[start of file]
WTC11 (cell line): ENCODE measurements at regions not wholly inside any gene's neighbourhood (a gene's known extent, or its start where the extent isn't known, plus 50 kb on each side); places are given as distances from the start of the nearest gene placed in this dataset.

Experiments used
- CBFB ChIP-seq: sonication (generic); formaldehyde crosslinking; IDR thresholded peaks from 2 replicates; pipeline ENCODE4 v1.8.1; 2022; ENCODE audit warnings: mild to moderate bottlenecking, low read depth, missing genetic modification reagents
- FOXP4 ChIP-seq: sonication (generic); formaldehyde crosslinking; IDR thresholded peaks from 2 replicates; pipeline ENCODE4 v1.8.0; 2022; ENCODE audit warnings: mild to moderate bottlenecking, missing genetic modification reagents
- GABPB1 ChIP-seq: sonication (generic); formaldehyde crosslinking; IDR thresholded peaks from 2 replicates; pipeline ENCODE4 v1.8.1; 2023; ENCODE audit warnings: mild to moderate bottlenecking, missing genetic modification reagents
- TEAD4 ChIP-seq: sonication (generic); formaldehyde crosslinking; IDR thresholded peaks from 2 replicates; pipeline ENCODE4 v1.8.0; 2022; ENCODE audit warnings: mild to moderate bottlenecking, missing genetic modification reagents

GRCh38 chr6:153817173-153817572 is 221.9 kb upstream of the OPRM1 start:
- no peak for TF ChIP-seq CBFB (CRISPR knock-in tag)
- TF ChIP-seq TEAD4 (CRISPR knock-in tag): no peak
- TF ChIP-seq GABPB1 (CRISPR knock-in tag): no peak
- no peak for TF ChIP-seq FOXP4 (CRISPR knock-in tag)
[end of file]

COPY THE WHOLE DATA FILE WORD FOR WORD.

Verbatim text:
WTC11 (cell line): ENCODE measurements at regions not wholly inside any gene's neighbourhood (a gene's known extent, or its start where the extent isn't known, plus 50 kb on each side); places are given as distances from the start of the nearest gene placed in this dataset.

Experiments used
- CBFB ChIP-seq: sonication (generic); formaldehyde crosslinking; IDR thresholded peaks from 2 replicates; pipeline ENCODE4 v1.8.1; 2022; ENCODE audit warnings: mild to moderate bottlenecking, low read depth, missing genetic modification reagents
- FOXP4 ChIP-seq: sonication (generic); formaldehyde crosslinking; IDR thresholded peaks from 2 replicates; pipeline ENCODE4 v1.8.0; 2022; ENCODE audit warnings: mild to moderate bottlenecking, missing genetic modification reagents
- GABPB1 ChIP-seq: sonication (generic); formaldehyde crosslinking; IDR thresholded peaks from 2 replicates; pipeline ENCODE4 v1.8.1; 2023; ENCODE audit warnings: mild to moderate bottlenecking, missing genetic modification reagents
- TEAD4 ChIP-seq: sonication (generic); formaldehyde crosslinking; IDR thresholded peaks from 2 replicates; pipeline ENCODE4 v1.8.0; 2022; ENCODE audit warnings: mild to moderate bottlenecking, missing genetic modification reagents

GRCh38 chr6:153817173-153817572 is 221.9 kb upstream of the OPRM1 start:
- no peak for TF ChIP-seq CBFB (CRISPR knock-in tag)
- TF ChIP-seq TEAD4 (CRISPR knock-in tag): no peak
- TF ChIP-seq GABPB1 (CRISPR knock-in tag): no peak
- no peak for TF ChIP-seq FOXP4 (CRISPR knock-in tag)